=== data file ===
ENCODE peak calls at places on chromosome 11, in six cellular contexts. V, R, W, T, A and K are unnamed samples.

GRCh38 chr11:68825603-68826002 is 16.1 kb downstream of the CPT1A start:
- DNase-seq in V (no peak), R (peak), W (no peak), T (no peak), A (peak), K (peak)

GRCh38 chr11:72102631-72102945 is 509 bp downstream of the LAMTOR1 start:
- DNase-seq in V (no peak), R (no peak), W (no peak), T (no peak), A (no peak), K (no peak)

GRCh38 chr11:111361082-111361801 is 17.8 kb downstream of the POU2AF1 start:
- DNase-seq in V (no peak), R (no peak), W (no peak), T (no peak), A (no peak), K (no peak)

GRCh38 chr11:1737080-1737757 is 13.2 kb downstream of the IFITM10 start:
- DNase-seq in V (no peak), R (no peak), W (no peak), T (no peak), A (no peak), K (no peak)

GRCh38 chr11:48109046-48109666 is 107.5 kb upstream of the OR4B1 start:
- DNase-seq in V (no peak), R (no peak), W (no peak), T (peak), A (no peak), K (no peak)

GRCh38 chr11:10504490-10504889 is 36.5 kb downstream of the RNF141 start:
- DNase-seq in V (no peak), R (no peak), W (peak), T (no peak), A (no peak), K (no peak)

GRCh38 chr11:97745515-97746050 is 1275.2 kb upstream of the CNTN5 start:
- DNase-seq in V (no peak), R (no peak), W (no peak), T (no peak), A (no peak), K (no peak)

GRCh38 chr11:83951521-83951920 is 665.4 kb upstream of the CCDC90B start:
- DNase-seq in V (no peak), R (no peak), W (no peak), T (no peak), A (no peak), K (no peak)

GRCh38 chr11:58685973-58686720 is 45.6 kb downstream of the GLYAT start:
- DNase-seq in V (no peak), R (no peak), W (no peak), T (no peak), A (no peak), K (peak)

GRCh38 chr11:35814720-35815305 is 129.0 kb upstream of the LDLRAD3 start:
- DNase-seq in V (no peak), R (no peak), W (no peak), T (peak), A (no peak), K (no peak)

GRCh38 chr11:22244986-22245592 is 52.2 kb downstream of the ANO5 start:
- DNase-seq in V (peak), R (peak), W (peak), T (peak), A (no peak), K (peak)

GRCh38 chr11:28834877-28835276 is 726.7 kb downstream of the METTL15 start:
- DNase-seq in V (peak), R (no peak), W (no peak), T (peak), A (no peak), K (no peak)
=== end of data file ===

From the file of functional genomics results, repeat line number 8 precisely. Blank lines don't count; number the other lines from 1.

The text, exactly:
GRCh38 chr11:1737080-1737757 is 13.2 kb downstream of the IFITM10 start: